GPs are not ‘up to speed’ at spotting symptoms of lung cancer and need to be better linked to multidisciplinary teams, a report has claimed.
The report published by the UK Lung Cancer Coalition says that people’s lives could be threatened through a lack of knowledge from members of primary care teams and patients themselves.
The report – The dream MDT for lung cancer – looks at how patients with lung cancer are cared for in the UK and issues a number of recommendations it believes can improve outcomes for those with the disease.
Among the proposals are that GPs should receive more timely information from hospitals regarding their patients and better access to risk assessment tools.
The report also calls for GPs to refer a patient to a lung cancer clinic within one week in cases where x-rays are normal but a suspicion of lung cancer remains.
The report says: ‘In the UK, each GP sees on average fewer than two patients with a new presentation of lung cancer each year.
‘They may confuse lung cancer symptoms with much more common conditions with a similar presentation such as COPD, persistent wheeze, or cough, or fail to connect less common symptoms (e.g. fatigue or weight loss) with the disease.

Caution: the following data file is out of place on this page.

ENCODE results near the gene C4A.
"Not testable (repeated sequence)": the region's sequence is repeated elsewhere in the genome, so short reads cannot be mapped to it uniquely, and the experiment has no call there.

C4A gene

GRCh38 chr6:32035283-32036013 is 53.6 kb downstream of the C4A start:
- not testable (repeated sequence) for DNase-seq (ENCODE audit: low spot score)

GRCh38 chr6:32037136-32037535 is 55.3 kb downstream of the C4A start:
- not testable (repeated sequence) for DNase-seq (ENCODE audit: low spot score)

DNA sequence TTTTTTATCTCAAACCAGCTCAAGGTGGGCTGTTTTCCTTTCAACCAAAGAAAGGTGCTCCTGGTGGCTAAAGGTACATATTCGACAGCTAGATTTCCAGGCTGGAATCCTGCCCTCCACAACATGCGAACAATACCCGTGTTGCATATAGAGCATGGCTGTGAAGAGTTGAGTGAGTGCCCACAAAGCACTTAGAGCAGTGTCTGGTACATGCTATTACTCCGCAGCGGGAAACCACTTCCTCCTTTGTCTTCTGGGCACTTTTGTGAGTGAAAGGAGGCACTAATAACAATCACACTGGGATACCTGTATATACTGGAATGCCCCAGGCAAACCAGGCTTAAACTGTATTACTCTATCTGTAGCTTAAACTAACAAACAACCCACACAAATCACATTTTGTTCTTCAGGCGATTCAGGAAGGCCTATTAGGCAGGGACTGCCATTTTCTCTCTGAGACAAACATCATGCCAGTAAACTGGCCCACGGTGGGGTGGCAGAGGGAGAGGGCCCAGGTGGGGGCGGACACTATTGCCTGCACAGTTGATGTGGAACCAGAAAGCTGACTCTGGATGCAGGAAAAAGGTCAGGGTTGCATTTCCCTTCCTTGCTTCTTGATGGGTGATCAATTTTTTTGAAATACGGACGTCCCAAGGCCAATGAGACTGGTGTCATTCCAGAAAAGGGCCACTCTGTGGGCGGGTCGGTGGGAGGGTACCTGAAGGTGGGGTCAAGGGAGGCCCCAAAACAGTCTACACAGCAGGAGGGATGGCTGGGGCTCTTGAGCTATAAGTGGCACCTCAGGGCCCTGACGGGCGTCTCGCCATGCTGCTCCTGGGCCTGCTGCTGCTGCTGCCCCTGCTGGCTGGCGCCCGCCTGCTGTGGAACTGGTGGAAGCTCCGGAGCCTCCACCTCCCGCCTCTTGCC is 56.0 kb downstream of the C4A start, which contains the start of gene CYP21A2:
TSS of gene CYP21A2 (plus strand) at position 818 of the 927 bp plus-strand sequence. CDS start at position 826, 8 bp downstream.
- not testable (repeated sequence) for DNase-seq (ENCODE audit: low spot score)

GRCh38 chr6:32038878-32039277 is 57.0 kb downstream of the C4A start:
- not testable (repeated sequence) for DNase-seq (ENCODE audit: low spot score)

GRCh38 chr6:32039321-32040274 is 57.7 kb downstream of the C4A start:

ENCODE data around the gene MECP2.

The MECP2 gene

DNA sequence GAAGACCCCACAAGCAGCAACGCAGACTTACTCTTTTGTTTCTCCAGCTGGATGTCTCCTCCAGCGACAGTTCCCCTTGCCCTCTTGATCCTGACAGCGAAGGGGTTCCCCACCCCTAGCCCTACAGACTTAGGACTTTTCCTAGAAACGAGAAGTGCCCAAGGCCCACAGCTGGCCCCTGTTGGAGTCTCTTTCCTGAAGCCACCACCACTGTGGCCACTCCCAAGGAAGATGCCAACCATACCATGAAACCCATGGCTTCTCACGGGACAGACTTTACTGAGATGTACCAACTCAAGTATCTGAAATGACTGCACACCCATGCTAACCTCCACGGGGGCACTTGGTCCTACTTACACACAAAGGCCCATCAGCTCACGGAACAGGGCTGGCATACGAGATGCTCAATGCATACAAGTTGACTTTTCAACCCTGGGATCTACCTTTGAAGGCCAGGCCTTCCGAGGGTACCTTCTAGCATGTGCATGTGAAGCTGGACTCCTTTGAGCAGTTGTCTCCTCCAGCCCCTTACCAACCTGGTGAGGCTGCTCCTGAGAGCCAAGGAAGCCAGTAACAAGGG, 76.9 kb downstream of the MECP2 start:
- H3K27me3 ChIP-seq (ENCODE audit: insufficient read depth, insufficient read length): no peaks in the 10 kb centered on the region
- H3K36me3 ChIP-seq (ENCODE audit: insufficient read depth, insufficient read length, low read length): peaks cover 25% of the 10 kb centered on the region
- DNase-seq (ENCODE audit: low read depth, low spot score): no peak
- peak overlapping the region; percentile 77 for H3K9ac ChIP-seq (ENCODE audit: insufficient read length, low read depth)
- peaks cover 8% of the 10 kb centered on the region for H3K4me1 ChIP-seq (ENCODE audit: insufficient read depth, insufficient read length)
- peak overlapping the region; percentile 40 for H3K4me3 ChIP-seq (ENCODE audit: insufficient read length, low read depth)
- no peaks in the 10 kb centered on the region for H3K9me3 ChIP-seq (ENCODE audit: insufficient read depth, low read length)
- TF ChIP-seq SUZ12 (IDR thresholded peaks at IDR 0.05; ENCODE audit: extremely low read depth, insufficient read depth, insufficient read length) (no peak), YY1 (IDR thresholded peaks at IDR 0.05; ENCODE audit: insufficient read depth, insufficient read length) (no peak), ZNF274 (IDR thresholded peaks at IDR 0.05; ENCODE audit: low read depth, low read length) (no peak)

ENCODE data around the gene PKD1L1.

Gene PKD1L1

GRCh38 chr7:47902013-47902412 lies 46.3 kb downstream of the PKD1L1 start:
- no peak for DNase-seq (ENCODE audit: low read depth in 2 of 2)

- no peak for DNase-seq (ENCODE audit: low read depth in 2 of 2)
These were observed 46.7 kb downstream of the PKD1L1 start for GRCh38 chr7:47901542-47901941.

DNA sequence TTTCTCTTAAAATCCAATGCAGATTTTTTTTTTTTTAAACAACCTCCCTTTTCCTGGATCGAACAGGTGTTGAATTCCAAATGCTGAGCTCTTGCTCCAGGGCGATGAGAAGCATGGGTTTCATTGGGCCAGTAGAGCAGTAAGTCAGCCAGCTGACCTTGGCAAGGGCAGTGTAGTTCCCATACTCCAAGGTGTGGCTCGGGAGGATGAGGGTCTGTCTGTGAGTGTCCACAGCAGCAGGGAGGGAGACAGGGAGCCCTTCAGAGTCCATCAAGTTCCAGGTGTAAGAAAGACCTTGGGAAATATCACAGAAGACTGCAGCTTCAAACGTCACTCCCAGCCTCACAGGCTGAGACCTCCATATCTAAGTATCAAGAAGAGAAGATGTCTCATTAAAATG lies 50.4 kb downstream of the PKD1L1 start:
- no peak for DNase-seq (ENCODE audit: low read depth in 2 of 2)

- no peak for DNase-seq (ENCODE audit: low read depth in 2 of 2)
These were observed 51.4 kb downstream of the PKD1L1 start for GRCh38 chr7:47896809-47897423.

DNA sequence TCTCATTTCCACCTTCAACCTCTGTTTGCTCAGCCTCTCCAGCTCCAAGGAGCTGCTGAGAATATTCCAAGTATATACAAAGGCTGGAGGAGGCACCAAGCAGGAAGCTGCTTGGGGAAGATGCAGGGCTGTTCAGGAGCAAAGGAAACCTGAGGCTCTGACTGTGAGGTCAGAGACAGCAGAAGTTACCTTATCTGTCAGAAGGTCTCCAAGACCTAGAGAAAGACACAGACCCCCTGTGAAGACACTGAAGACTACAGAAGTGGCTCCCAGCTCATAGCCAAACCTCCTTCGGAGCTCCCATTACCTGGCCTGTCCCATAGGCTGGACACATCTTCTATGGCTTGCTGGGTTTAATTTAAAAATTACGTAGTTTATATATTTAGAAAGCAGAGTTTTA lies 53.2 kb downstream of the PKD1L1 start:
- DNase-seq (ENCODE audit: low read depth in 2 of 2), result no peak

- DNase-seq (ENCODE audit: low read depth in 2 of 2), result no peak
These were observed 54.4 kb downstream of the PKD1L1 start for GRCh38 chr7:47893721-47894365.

‘Action is still needed to improve patient and GP awareness and new risk assessment tools may help to trigger alerts and initiate earlier referral.’
Dr Mick Peake, NHS national clinical lead for lung cancer who heads up the UKLCC’s clinical advisory group, said the report was intended to stimulate discussion and set standards for lung cancer MDTs to benchmark against.
He said: ‘As many as a third of UK lung cancer patients still do not have their case discussed by an MDT made up of the full range of experts in some parts of the country.
‘And GPs are not always fully informed of patient treatment and progress. This simply isn’t good enough.’
The report was compiled from a consultation with people either working in the field of lung cancer, or those suffering the condition.
Dr Andrea Williams, a GP in Hereford and spokesperson for the UKLCC, said: ‘Closer working with local lung cancer MDTs, and better GP, nurse and patient education, will improve outcomes for lung cancer patients.’